Judy Chicago, “Georgia O’Keeffe Plate #1”, 1979. San Francisco Museum of Modern Art.

AGAINST GENITAL ICONOGRAPHY IN FEMINIST ART

There are some very specific images that come to mind when someone utters the phrase ‘feminist art’; most likely we tend to think of the most graphic art that we have seen or heard described, created by artists of a more intense feminist caliber than the rest. Paintings made of menstrual blood and other fluids, bare breasts, clay models of the vulva and labia, and sculptures made of tampons are not uncommon imagery when thinking of the more extreme examples of so-called feminist artworks, which result in a mixture of reactions from the audience: praise, disgust, embarrassment, confusion and curiosity. It can be said without a doubt that these art pieces have been controversial since the paths of second wave feminism and the art world crossed, and will most likely continue to be so in the future.

The use of the female body as ‘taboo’ feminist imagery in the arts came about during the second wave of feminism in the 1970’s, and was utilized by many of the prominent, self-declared feminist artists such as Judy Chicago and Carolee Schneemann. Through this we were given dinner tables with boldly defined genitalia, every crease of the labia carefully defined, extravagant paintings created using the menstrual blood of the artist, siphoned off in the artist’s every cycle for many a previous month in advance. At first, the use of such tactics in the art world was shocking to both the casual audience and the seasoned art critic; such imageries and mediums were considered to be taboo, as the discussion of genitalia and the aspects of the menstrual cycle that don’t concern reproduction were not considered to be for polite company, nor did many think it necessary in that era for girls to be properly educated on how their bodies behave — something which is still evident in our current times.

Despite what it is going to be said in this essay, it is important to note that despite the forthcoming argument against these imageries that will be delivered, this attitude towards taboo symbols in art did bring about a more relaxed view towards what they concern, as well as bringing about the ability to discuss these issues with a more apparent ease than before. However, this did lead into this imageries becoming an instinctive base almost for an artist looking to make a statement, and any imageries and mediums have thus lost their intended effect through overuse. The audience — particularly those who frequently engage with the arts — is no longer as shocked at the sight of a vagina; disgusted, yes, and perhaps a bit confused, but the imagery has long lost the effectiveness that it held in the 1970’s and the decades that came after.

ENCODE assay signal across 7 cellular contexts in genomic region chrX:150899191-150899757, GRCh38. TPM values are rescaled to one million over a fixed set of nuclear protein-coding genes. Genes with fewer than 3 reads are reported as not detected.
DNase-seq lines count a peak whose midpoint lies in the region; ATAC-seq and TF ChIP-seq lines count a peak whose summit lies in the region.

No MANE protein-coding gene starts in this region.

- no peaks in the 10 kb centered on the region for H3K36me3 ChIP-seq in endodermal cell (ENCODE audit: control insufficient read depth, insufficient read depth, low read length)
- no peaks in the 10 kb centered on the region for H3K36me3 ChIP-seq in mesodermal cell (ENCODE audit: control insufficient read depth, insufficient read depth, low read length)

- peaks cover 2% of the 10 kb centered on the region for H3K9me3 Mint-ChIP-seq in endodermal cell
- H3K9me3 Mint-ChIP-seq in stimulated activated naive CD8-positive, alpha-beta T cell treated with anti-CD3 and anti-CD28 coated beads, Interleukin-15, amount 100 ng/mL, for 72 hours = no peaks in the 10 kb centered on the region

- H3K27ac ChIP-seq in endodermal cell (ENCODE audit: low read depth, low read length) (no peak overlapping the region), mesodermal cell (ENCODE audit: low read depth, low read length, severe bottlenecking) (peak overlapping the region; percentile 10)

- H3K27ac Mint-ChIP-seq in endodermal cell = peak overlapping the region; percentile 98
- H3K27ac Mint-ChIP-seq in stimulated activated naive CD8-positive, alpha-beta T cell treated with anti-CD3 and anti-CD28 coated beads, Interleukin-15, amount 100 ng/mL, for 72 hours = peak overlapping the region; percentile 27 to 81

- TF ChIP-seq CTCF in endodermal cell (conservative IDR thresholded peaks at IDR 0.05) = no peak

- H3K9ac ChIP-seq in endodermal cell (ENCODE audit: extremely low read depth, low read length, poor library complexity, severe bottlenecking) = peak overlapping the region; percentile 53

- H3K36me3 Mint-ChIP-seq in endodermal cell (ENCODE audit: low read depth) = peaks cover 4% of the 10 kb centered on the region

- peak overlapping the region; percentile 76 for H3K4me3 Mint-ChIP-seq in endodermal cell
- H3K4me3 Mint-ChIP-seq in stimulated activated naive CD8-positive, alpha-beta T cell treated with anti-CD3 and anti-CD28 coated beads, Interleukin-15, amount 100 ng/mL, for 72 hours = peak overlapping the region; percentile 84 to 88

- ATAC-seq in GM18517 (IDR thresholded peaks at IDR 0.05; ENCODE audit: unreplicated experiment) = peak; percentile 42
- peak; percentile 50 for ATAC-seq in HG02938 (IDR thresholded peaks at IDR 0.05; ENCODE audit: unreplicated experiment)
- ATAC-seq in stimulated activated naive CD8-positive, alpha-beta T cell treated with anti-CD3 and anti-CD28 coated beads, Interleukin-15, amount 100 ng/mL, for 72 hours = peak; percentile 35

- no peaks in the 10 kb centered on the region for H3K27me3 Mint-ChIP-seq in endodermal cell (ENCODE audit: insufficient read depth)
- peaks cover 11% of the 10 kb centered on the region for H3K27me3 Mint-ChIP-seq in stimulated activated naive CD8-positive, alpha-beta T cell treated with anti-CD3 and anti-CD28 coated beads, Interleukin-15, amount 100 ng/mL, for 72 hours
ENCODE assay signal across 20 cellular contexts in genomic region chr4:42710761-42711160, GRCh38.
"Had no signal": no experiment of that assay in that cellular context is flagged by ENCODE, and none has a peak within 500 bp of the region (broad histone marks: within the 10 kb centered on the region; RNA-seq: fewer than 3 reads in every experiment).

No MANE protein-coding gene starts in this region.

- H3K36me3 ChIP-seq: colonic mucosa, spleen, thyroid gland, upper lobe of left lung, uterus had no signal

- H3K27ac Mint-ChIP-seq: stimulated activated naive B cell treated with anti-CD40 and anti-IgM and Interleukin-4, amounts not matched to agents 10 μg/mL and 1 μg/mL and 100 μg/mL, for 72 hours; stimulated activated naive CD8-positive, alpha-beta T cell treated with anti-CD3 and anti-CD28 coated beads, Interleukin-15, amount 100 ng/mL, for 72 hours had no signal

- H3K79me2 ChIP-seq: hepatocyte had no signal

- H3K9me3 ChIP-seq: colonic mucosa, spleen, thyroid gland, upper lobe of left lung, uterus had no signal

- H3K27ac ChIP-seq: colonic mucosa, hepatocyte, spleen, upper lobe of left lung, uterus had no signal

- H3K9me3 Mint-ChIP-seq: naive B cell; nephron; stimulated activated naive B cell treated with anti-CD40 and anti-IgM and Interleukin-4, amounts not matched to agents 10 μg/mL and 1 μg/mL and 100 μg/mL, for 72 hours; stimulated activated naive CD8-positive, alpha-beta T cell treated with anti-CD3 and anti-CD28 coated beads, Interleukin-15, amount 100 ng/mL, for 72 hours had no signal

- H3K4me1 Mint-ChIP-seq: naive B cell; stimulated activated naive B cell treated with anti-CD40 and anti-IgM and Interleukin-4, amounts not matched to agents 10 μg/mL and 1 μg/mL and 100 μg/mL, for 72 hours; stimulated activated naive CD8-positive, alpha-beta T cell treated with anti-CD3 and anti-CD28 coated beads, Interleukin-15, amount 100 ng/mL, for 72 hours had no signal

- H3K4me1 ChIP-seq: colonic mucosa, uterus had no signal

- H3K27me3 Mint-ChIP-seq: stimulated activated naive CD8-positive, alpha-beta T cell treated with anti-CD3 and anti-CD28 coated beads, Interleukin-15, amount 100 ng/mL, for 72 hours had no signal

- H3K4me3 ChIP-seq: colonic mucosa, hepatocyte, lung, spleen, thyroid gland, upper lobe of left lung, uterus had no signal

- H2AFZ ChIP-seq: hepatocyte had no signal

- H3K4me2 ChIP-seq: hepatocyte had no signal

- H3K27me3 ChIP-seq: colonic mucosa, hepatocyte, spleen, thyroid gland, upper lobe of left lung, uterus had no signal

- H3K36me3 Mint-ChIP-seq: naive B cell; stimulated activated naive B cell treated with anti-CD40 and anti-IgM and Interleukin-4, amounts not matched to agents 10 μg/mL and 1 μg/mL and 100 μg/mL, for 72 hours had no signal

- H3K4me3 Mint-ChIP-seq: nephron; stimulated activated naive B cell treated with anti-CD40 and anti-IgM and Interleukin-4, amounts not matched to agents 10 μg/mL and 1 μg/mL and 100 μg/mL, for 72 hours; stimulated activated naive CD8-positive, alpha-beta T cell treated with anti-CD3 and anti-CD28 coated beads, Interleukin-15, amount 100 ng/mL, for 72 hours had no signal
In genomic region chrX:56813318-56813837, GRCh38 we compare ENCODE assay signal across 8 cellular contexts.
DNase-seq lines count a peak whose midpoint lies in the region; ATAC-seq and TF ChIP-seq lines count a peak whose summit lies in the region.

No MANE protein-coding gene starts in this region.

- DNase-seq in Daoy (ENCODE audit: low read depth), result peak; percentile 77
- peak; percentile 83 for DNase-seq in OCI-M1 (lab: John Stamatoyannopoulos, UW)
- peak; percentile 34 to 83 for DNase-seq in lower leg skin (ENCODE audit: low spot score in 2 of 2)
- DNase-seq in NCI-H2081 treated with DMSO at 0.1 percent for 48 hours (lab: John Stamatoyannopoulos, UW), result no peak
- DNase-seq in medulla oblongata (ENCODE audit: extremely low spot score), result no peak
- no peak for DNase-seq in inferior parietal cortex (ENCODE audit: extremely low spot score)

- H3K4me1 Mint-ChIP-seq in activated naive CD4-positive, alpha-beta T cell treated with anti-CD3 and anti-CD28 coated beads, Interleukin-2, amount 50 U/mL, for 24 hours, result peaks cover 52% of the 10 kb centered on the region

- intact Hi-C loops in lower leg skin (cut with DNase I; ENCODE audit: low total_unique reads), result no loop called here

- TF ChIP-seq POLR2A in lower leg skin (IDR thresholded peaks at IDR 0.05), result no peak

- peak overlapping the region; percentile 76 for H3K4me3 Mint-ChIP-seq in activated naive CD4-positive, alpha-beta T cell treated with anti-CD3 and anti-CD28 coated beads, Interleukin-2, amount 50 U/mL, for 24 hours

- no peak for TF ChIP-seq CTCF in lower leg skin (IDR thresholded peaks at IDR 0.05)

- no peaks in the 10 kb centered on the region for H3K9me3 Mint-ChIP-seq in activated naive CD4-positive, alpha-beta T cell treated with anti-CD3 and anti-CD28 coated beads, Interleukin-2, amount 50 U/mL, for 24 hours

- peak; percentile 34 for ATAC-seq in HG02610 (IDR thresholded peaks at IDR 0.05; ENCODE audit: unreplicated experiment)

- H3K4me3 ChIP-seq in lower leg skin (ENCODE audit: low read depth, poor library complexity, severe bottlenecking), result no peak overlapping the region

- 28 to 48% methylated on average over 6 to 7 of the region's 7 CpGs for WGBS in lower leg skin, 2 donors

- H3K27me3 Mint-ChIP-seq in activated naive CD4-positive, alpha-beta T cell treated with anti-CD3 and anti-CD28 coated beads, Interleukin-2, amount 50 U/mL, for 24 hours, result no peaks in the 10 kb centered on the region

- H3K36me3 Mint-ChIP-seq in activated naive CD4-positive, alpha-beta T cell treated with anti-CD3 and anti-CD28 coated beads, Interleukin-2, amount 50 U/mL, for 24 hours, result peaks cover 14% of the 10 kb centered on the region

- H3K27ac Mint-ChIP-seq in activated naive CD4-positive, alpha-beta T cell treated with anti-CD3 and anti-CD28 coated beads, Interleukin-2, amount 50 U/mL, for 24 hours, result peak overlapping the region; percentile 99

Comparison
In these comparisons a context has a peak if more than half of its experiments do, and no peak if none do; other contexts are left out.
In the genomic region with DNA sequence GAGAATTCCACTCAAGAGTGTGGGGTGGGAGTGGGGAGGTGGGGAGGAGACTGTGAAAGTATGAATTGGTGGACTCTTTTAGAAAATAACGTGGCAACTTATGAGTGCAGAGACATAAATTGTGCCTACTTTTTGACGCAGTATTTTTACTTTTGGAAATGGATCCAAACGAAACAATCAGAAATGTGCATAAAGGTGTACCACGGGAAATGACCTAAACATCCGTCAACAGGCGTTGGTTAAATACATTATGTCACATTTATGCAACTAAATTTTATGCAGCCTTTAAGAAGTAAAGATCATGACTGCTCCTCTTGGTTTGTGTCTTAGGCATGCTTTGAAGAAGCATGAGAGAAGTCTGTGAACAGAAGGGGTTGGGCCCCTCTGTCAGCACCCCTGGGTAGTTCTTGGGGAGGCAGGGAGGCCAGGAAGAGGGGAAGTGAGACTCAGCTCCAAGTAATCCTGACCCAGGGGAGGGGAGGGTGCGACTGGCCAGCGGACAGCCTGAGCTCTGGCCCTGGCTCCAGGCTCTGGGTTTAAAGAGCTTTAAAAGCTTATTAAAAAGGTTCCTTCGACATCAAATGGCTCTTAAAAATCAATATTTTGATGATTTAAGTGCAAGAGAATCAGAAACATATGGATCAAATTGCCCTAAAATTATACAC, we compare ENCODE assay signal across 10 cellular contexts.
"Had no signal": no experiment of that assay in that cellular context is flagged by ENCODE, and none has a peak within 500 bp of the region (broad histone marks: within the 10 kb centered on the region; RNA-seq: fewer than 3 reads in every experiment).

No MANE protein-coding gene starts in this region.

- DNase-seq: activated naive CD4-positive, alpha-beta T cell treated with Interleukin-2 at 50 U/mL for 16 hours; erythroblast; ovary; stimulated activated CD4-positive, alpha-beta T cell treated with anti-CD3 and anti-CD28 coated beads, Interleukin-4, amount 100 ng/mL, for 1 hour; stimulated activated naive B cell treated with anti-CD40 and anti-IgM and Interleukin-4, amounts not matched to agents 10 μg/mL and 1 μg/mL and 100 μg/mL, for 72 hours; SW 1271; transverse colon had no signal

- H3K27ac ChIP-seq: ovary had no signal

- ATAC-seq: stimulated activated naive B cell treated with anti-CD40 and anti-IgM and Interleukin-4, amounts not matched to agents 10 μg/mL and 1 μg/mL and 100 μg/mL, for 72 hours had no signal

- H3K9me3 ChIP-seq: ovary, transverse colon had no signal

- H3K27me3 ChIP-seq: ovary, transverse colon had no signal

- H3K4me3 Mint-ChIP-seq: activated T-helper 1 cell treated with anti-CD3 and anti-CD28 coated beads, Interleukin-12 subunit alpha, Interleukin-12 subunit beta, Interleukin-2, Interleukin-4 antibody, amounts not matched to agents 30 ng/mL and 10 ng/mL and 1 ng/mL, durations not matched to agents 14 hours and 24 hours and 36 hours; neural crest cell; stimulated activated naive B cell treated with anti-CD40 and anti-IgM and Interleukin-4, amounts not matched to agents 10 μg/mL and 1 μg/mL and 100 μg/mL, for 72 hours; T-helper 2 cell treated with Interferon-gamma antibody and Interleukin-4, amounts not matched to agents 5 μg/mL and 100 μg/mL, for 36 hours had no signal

The politics and ideas of second-wave feminism differ greatly to that of our current day third wave feminism. Our understanding of bodies and gender have evolved quite extensively since then, regarding both the social as well as the scientific aspects of how gender and sex are constructed; or rather, how recent social and scientific developments negate centuries worth of belief on what constitutes gender and how a sex is assigned. This becomes an issue when one takes into account how intersectionality might affect how an art piece and the artist’s intention is received, now that trans, non-binary and intersex identities have come to the fore.

Traditionally, within so-called ‘feminist art’, reproductive organs (such as the ovaries) and vaginal iconography were used to represent women and women’s issues in a variety of manners. However, since the rise in awareness of the existence of trans people and their own identity and issues, the use of vaginas and reproductive organs to symbolise womanhood becomes problematic; the idea that not all women must have vulvas and correlating reproductive organs to be considered women, that transwomen are, in fact, truly women, is becoming more and more common amongst the average people; likewise, not all those who do have vulvas and corresponding organs identify as women. This brings about the issue of representation: just who is the artist trying to represent? The artist, though well meaning as they could be, could not possibly think to claim that their art piece completely and unquestionably pertains to every woman.

Additionally, it is a particularly pertinent act to remove the importance of a person’s genitalia in from that of their identity as a whole; to define a person solely on a few anatomical features is such an encompassing act that it affects their lives in the most minute of ways, that is fairly nonsensical if one were to sit down and contemplate it in depth. Rather, to do so reinforces centuries worth of gender identity constructs, and falls into line with the misogynist and cissexist line of thinking, something of which feminism — at least, most forms of feminisms — has made its responsibility to deconstruct. Thus to fall into the trap of using vulvas, ovaries and the like as a form of feminist art is to build upon the foundations of what history has already laid, and claim that it is in defiance of such.

Despite the hesitations on the idea of using vaginal iconography to create feminist art pieces, this is by no means a demand to cease and desist in the creation and appreciation of art that utilizes such imagery; rather, it is a call for artists and audiences to recognise the problems in making use of such imageries within a feminist context, and to approach the topics with caution and understanding, and to not fall into the trap like so many others.